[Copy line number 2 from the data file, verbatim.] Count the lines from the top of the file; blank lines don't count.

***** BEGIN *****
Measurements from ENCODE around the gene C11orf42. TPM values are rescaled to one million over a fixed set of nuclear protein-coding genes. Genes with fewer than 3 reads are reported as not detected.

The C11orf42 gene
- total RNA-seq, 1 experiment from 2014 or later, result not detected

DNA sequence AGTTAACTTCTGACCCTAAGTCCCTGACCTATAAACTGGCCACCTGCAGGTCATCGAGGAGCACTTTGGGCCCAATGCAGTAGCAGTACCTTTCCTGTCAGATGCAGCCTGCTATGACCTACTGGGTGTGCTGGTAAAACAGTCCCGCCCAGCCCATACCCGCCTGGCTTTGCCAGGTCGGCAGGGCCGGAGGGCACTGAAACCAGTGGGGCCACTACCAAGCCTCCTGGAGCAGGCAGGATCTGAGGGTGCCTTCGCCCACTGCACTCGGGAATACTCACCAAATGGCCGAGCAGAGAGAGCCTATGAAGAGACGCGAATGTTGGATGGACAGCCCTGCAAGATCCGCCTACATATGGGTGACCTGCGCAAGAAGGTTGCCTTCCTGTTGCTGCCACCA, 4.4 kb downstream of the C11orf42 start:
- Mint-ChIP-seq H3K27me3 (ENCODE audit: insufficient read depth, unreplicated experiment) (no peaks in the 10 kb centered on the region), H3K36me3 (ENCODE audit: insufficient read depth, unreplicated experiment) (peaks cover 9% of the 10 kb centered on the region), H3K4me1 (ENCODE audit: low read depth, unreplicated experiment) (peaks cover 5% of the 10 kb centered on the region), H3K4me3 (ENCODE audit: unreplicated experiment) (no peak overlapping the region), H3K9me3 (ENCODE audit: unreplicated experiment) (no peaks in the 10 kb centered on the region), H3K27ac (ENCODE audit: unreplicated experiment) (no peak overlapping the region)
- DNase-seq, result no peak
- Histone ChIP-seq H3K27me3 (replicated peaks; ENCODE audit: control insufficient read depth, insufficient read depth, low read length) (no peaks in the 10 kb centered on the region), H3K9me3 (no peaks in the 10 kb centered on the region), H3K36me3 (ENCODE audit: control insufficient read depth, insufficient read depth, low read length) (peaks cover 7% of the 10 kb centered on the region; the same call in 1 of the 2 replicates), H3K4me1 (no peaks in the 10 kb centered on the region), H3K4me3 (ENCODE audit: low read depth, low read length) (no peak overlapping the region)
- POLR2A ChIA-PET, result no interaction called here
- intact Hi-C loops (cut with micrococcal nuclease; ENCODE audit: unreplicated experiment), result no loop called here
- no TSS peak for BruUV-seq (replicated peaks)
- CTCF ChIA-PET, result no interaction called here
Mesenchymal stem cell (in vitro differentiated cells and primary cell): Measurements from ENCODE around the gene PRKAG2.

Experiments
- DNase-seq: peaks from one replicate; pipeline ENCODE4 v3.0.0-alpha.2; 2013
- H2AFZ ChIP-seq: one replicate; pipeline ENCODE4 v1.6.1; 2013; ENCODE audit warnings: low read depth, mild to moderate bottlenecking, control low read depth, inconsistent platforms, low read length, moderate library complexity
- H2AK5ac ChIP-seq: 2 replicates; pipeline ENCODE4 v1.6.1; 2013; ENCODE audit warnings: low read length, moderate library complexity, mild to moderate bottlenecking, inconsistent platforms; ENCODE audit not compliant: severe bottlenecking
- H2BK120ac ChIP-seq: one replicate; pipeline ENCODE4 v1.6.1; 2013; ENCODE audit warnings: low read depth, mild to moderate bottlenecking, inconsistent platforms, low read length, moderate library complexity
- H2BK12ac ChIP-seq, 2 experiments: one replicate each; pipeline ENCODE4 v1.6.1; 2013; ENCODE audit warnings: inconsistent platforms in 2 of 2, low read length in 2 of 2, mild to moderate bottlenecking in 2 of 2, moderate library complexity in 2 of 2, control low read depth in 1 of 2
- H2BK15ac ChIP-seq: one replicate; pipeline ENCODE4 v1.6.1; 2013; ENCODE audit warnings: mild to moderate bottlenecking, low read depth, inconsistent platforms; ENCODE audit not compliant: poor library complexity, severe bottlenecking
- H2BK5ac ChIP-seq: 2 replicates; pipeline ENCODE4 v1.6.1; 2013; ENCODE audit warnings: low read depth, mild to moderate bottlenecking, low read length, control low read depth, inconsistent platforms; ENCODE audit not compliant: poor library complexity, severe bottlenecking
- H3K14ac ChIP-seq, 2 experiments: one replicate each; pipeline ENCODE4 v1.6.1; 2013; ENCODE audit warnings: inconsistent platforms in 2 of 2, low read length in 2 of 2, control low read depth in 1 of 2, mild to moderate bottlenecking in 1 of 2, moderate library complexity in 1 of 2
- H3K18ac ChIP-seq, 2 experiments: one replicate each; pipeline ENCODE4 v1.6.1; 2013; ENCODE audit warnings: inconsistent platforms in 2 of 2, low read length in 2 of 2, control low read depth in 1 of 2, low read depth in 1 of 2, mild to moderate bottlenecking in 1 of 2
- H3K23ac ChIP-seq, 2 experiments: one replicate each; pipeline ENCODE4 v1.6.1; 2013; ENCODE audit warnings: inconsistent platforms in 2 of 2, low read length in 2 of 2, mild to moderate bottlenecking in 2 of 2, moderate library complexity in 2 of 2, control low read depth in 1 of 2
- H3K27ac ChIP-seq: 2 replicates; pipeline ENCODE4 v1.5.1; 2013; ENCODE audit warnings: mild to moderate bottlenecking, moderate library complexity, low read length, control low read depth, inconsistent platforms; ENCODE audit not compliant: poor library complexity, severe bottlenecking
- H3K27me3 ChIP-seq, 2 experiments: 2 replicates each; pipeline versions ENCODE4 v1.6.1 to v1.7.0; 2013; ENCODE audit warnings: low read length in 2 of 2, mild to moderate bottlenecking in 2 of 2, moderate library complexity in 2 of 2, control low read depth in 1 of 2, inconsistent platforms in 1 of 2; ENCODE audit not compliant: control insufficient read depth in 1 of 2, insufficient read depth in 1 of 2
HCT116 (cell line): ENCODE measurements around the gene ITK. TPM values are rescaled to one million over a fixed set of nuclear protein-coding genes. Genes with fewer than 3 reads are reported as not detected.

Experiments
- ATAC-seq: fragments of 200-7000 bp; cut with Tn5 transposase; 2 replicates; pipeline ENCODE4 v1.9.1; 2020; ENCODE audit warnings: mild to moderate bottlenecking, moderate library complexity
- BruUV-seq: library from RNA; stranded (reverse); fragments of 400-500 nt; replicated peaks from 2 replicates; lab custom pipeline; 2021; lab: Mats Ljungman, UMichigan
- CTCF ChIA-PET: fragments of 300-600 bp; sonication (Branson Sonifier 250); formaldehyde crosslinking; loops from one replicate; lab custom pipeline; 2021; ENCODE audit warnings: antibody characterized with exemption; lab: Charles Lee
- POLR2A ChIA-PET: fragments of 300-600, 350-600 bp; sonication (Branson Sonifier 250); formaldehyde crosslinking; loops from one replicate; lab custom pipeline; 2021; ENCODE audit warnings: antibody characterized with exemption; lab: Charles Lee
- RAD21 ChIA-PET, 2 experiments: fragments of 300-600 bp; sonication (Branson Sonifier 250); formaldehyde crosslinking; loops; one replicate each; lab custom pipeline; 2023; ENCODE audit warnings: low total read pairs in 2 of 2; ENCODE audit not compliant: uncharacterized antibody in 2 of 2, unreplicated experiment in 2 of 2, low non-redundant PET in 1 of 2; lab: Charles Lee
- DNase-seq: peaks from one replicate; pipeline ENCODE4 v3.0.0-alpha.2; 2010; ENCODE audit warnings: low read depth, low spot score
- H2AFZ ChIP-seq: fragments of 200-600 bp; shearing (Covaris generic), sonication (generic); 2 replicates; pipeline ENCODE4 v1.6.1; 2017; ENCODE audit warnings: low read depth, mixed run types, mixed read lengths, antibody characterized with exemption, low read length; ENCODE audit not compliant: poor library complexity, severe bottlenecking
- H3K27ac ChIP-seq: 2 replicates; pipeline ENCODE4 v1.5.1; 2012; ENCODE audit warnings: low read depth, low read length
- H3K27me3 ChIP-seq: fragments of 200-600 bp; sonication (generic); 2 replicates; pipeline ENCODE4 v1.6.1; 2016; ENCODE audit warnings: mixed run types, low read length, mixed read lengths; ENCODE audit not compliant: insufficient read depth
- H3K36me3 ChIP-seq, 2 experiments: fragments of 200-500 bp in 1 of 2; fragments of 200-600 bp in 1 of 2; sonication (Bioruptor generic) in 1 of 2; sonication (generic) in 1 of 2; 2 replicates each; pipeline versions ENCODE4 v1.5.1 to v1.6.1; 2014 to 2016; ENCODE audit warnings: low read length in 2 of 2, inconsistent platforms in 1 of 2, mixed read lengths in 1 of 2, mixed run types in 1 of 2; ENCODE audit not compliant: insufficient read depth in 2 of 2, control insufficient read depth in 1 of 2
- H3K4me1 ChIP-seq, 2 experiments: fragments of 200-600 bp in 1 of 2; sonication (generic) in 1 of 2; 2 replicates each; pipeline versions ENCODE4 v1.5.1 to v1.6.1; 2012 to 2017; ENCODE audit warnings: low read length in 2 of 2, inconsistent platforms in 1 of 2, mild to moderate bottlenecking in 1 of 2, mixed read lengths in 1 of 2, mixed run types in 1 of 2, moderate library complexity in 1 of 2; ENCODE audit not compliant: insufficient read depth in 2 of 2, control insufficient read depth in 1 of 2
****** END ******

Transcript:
The C11orf42 gene